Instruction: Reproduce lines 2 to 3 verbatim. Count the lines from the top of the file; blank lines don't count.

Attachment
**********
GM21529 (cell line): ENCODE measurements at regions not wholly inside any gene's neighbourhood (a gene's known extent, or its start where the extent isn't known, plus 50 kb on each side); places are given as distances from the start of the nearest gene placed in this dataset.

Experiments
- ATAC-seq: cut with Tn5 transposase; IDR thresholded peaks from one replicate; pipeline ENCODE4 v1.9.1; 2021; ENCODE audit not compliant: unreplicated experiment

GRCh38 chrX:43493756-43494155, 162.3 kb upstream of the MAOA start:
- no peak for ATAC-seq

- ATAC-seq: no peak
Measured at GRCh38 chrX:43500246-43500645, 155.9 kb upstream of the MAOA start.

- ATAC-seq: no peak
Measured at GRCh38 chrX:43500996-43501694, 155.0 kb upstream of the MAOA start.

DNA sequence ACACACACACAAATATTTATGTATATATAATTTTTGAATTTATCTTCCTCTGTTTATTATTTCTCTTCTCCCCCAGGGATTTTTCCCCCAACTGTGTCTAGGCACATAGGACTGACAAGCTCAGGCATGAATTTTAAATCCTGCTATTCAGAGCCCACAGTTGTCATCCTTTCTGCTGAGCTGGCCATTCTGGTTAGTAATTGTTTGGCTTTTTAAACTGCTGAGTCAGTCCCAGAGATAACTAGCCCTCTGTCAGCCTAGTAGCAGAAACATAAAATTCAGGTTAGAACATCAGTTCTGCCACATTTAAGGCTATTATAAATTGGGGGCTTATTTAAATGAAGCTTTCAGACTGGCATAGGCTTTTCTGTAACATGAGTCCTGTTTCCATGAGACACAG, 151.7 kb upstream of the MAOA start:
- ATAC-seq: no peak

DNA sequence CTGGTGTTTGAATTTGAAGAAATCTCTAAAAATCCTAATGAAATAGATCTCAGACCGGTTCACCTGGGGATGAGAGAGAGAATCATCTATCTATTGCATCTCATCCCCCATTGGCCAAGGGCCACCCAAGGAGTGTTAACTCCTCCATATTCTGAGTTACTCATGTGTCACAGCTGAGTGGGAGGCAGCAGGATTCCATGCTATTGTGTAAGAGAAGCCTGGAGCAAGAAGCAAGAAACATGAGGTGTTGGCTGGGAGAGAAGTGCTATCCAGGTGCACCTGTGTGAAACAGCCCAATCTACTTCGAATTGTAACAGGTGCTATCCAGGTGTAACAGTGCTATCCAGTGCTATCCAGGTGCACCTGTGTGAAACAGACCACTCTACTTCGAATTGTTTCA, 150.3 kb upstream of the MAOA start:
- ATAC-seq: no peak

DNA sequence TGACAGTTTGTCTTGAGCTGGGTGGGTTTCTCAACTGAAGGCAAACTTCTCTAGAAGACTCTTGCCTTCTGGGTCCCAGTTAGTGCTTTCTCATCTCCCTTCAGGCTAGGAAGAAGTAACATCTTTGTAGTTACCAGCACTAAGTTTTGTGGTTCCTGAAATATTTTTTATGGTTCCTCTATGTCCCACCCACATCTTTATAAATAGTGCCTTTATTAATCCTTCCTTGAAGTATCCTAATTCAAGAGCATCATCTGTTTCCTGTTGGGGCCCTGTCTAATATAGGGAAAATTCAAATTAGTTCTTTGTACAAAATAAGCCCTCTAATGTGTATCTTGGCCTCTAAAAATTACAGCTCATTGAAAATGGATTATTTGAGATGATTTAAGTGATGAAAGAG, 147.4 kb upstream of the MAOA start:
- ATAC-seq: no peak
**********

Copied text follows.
Experiments
- ATAC-seq: cut with Tn5 transposase; IDR thresholded peaks from one replicate; pipeline ENCODE4 v1.9.1; 2021; ENCODE audit not compliant: unreplicated experiment